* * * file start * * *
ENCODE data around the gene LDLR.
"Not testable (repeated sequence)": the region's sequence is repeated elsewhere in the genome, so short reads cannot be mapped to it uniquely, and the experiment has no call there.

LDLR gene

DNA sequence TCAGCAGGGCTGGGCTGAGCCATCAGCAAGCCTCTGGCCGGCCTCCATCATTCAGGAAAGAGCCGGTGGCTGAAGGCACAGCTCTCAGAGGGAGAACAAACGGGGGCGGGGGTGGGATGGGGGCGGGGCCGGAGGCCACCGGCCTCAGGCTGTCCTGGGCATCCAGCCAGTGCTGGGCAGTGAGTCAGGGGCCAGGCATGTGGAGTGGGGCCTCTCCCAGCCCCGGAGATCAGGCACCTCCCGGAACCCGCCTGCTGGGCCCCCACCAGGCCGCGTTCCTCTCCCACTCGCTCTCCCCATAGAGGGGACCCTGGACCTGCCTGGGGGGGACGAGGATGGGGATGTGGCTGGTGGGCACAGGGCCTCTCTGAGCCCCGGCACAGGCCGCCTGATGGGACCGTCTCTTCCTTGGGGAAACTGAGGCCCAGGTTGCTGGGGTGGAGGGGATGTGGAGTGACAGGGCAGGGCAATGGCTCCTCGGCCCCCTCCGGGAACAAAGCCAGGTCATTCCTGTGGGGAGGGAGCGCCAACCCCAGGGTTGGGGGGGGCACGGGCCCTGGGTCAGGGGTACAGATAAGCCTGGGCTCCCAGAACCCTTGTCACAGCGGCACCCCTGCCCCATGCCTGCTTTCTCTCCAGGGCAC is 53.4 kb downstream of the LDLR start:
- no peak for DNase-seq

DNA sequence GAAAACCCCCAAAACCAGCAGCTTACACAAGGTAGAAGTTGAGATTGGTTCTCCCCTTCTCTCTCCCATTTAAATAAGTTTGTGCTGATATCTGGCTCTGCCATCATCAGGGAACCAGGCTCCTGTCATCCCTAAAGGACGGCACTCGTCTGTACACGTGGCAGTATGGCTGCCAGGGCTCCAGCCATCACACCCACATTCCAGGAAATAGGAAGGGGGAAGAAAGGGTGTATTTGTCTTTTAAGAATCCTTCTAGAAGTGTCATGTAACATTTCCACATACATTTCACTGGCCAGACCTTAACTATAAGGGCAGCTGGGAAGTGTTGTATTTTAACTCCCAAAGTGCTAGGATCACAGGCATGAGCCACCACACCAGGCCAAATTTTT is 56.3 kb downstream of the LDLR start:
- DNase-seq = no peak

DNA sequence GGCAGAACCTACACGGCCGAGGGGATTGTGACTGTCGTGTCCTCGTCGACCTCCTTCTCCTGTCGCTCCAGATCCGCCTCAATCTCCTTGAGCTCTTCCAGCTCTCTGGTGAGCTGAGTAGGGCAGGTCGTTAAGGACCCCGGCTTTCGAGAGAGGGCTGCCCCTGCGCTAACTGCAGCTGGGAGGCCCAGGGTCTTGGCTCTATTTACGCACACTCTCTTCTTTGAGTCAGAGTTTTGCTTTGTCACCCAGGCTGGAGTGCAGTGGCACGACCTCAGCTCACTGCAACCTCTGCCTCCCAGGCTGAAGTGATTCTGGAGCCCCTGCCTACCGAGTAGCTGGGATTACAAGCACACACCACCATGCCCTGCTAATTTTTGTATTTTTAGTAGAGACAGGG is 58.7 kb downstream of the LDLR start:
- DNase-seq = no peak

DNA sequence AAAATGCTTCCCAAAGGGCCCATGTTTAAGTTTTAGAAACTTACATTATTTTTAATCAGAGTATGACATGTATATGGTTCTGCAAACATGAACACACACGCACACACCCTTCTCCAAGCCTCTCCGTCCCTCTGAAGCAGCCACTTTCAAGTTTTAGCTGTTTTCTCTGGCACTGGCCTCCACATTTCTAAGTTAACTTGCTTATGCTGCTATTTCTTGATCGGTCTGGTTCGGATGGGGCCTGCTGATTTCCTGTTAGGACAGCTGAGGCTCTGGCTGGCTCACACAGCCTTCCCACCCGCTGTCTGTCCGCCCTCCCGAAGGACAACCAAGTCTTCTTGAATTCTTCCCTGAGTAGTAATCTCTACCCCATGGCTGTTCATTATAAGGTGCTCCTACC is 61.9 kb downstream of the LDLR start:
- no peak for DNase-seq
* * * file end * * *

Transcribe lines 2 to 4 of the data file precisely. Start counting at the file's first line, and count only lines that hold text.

"Not testable (repeated sequence)": the region's sequence is repeated elsewhere in the genome, so short reads cannot be mapped to it uniquely, and the experiment has no call there.

LDLR gene

DNA sequence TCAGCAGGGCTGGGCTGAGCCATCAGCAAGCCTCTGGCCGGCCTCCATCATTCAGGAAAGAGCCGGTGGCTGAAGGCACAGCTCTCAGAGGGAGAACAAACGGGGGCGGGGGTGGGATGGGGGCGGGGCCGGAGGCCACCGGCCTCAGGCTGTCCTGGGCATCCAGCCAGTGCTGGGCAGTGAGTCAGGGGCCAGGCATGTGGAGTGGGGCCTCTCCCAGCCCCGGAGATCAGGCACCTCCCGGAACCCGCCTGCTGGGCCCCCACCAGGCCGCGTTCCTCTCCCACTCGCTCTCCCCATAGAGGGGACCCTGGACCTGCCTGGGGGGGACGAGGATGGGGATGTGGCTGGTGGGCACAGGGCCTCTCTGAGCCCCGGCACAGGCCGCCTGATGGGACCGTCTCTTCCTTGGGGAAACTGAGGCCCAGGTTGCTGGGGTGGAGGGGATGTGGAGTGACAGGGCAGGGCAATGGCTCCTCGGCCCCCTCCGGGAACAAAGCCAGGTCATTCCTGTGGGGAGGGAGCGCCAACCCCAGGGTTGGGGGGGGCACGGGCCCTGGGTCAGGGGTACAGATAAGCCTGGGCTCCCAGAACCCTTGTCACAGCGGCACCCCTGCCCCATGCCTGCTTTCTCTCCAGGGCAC is 53.4 kb downstream of the LDLR start: